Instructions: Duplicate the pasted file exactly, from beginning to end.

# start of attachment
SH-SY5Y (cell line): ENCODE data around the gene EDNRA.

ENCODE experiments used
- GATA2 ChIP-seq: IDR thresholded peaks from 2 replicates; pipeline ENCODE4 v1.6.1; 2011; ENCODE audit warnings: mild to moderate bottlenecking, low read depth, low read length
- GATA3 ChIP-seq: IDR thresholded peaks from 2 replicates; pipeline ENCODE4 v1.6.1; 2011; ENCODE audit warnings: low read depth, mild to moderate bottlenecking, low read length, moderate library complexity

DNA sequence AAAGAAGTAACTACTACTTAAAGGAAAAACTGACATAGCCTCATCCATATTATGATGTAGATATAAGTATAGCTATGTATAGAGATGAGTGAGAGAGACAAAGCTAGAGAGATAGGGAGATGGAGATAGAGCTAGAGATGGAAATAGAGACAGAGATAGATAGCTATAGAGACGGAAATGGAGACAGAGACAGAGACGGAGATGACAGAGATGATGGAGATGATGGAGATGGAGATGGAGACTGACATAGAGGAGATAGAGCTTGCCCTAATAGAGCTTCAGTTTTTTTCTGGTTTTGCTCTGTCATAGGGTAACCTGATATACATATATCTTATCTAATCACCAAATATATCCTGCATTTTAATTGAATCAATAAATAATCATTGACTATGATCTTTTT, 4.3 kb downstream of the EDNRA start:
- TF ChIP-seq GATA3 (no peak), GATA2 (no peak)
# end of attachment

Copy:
SH-SY5Y (cell line): ENCODE data around the gene EDNRA.

ENCODE experiments used
- GATA2 ChIP-seq: IDR thresholded peaks from 2 replicates; pipeline ENCODE4 v1.6.1; 2011; ENCODE audit warnings: mild to moderate bottlenecking, low read depth, low read length
- GATA3 ChIP-seq: IDR thresholded peaks from 2 replicates; pipeline ENCODE4 v1.6.1; 2011; ENCODE audit warnings: low read depth, mild to moderate bottlenecking, low read length, moderate library complexity

DNA sequence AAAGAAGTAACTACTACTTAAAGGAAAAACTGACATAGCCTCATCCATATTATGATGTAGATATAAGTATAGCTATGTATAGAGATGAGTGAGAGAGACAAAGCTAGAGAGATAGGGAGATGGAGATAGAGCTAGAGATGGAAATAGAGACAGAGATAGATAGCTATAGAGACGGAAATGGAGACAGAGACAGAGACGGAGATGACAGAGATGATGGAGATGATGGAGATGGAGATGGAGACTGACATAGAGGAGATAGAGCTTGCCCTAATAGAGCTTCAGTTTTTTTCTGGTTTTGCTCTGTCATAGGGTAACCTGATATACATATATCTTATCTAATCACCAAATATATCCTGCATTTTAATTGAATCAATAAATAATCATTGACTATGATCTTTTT, 4.3 kb downstream of the EDNRA start:
- TF ChIP-seq GATA3 (no peak), GATA2 (no peak)